Distribution of the fungus-gardening ant (Trachymyrmex septentrionalis) during and after a record drought
Version of Record online: 11 MAR 2010
© 2010 The Authors. Journal compilation © 2010 The Royal Entomological Society
Insect Conservation and Diversity
Volume 3, Issue 2, pages 134–142, May 2010
How to Cite
SEAL, J. N. and TSCHINKEL, W. R. (2010), Distribution of the fungus-gardening ant (Trachymyrmex septentrionalis) during and after a record drought. Insect Conservation and Diversity, 3: 134–142. doi: 10.1111/j.1752-4598.2010.00085.x
- Issue online: 6 APR 2010
- Version of Record online: 11 MAR 2010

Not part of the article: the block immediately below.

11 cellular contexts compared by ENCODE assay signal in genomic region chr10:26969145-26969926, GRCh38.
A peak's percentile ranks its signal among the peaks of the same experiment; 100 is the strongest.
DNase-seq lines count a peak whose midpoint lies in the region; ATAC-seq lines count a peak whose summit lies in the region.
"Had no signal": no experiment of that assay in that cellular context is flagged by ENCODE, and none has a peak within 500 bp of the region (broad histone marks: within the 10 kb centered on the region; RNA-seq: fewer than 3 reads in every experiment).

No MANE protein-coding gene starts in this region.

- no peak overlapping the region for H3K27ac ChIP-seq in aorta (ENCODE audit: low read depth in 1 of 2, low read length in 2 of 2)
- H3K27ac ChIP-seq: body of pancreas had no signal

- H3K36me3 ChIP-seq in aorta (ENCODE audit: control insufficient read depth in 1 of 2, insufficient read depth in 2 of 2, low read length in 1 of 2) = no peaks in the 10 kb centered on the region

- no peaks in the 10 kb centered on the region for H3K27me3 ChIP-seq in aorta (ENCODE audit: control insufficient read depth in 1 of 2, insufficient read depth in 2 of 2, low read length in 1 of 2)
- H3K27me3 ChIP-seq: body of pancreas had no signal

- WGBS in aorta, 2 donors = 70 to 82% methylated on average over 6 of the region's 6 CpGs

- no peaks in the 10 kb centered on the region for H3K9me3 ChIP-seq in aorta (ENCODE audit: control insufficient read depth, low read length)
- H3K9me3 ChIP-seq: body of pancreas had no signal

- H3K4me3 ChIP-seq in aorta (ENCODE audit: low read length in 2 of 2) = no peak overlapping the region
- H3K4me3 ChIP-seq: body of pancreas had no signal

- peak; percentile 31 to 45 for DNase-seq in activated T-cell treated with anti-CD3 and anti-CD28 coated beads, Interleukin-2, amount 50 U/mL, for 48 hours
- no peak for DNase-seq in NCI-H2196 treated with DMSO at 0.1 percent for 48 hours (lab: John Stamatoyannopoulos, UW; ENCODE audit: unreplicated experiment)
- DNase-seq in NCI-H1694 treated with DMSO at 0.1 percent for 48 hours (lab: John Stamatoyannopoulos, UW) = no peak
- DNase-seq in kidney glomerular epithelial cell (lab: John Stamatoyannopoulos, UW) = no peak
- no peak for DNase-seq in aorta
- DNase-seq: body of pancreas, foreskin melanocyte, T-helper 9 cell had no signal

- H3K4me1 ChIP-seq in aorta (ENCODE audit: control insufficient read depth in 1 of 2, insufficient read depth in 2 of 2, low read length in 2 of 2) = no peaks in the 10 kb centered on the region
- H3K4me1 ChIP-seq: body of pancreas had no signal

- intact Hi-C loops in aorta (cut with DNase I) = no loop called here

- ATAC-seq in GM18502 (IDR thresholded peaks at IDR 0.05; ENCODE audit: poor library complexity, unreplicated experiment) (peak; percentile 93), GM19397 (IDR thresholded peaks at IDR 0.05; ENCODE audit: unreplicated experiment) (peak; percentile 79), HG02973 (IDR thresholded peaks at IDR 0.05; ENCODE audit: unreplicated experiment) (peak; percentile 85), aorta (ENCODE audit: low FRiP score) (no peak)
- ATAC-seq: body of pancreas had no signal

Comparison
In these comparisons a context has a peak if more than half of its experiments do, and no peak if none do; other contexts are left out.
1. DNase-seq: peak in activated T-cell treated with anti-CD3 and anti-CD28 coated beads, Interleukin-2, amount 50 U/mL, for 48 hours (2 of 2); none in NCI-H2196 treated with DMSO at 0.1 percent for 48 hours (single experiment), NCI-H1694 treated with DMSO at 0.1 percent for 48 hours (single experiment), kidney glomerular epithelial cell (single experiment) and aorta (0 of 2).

- Accepted 29 January 2010 First published online 11 March 2010 Editor: Yves Basset Associate editor: Jacobus Boomsma
- climate change;
- El Niño;
- global warming;
- La Niña;
- nest architecture;
- Pinus palustris;
- Quercus laevis;
- water table
Abstract. 1. Insects are known to be influenced by global climate change, especially by drought and increased temperatures.
2. Although ants are widely regarded to be indicator or keystone species and ecosystem engineers, we do not know how ants may respond to global climate change.
3. This study reports the range contraction of an extremely abundant fungus-gardening ant (Trachymyrmex septentrionalis) over a 3-year period that coincided with the end of a record drought in southeastern North America.
4. Reduction in nest number appears to be the result of an increase in water-table levels and decrease in soil aridity.
5. Therefore T. septentrionalis should be expected to increase its abundance and presumably its ecological impact during multiyear droughts.